Robert Richardson’s cinematography renders Peter’s world in a gray color. It adds a depressing atmosphere, which, in Smith’s words, becomes a “movie about freedom”. It also makes it difficult to appreciate Peter as he runs through coniferous forest, soaking in muddy swamp water and hiding among towering dense tree trunks.
Most of liberate, release, free, which runs for over 2 hours, chronicles Peter’s journey through the swamp as he flees Fassel (Ben Foster), who oversees the entire labor camp. Fassel’s success in catching the fugitives, we later learn, stems from a harsh childhood lesson: When Fassel’s father understood that his son had befriended his caretaker, a young woman, enslaved, this man killed her right in front of the boy’s eyes. Fassel has absorbed his father’s frustration, and what started out as shame has turned into what the film presents as a complex grudge.
Fassel, unlike the other white supervisors in the camp, considered enslaved men – and especially runaways – to be both persistent and intelligent. Not sure how liberate, release, free want viewers to process this information, but it seems we have to understand that Fassel, to some degree, respects Peter, adding another layer to their dangerous cat-and-mouse game.
With his extensive knowledge of the natural world, Peter is always one step ahead of Fassel. Much of the film keeps viewers hooked on Peter’s point of view, a vantage point that turns the Louisiana swamps into a terrifying landscape filled with deadly traps and potential dangers. When he doesn’t have to avoid venomous snakes or fight crocodiles, Peter devises ways to keep Fassel and his bloodthirsty hounds from sniffing him. He uses the land around him skillfully: finding onions to rub on his skin, using honey as a wound ointment, and listening to birds fly away from his cannons.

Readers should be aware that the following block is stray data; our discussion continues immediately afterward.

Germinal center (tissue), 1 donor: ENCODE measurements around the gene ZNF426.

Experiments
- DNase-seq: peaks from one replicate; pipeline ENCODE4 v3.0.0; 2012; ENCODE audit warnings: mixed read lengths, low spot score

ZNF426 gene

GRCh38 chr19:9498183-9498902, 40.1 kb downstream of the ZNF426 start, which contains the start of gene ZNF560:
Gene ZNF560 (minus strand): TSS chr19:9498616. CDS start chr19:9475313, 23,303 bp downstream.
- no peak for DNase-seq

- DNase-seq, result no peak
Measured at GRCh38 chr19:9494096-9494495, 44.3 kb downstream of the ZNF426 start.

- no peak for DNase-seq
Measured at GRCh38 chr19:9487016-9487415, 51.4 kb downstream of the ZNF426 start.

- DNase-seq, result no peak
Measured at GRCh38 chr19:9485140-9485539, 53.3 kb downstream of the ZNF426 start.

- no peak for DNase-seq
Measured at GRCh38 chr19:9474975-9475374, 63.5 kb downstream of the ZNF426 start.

liberate, release, free treats the details of Peter’s journey with great respect and admiration, but its story, especially after he finds the Confederate army camp in Baton Rouge, makes one wonder Ask about Peter’s personality. The film has a fragile sense of straying from the swamp, making the politics of the day almost secondary to the visual spectacle of a harrowing escape. Fuqua’s natural command of the action material is most evident when Peter is battling the elements of nature or battling supervisors who catch up to him. However, quieter, more dramatic passages require a more steady and delicate hand than training day Supply director.
After Peter joined the 1st Louisiana Native Guard, an all-black regiment in the Union army, liberate, release, free turned into a mess of messages. The film brings up some interesting themes about racism in the military, the recognition that the North is not a utopia for former slaves, and questions about the limits of the military. freedom after slavery was abolished. But it doesn’t have time to delve into them.
liberate, release, free, instead, focuses on a sensational fight scene that ends with an attack on Confederate soldiers of the Indigenous Guard. Images of men – some born free, others formerly enslaved – running through fields waving American flags set an odd, discordant tone. That’s a pretty neat conclusion for a country still hiding from its past.